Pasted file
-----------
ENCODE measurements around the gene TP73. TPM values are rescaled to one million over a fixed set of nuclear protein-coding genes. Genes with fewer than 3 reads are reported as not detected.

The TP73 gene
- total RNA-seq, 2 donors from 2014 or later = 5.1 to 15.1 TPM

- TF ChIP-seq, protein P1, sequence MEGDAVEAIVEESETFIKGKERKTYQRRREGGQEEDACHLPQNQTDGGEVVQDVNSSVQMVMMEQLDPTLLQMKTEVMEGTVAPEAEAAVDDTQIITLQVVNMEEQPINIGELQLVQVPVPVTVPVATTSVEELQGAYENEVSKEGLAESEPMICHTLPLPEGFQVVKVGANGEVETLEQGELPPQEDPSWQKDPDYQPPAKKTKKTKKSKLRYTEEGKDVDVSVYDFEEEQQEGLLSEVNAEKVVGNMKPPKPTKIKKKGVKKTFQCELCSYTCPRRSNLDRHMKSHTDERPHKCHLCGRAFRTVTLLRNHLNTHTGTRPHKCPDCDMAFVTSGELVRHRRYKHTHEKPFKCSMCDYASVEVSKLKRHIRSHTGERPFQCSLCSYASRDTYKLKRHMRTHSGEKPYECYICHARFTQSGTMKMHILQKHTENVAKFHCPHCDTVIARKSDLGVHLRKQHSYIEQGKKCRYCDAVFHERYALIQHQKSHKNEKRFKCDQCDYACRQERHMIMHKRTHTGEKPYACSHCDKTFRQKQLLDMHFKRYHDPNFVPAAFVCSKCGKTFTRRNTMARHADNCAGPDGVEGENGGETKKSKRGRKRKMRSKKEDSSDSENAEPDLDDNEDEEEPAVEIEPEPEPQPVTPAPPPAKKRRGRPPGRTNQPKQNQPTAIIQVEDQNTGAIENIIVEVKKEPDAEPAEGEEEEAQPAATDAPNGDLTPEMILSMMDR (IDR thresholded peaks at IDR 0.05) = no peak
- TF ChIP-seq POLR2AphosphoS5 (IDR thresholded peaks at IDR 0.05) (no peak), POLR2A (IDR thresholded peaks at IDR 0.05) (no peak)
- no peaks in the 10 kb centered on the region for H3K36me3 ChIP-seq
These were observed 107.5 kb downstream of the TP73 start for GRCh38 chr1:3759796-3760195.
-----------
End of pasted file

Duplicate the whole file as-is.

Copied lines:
ENCODE measurements around the gene TP73. TPM values are rescaled to one million over a fixed set of nuclear protein-coding genes. Genes with fewer than 3 reads are reported as not detected.

The TP73 gene
- total RNA-seq, 2 donors from 2014 or later = 5.1 to 15.1 TPM

- TF ChIP-seq, protein P1, sequence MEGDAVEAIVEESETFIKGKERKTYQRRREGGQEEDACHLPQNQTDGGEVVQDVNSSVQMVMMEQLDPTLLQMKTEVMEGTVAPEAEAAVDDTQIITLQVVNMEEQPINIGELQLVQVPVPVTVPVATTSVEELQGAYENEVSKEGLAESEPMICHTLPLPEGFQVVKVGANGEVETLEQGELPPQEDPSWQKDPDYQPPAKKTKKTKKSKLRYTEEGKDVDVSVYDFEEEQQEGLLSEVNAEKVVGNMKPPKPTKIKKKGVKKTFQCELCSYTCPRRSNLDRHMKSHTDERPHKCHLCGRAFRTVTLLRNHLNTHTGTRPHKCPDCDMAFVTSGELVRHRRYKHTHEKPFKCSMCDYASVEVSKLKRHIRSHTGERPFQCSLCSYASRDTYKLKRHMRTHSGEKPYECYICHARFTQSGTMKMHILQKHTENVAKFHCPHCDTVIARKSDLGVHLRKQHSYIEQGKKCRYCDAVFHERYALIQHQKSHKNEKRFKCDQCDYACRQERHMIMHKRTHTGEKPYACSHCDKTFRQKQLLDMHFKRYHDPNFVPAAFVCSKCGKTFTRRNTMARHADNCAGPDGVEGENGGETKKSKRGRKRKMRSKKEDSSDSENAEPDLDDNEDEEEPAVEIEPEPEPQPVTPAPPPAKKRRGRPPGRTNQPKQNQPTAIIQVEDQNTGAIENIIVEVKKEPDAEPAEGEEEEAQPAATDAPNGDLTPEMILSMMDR (IDR thresholded peaks at IDR 0.05) = no peak
- TF ChIP-seq POLR2AphosphoS5 (IDR thresholded peaks at IDR 0.05) (no peak), POLR2A (IDR thresholded peaks at IDR 0.05) (no peak)
- no peaks in the 10 kb centered on the region for H3K36me3 ChIP-seq
These were observed 107.5 kb downstream of the TP73 start for GRCh38 chr1:3759796-3760195.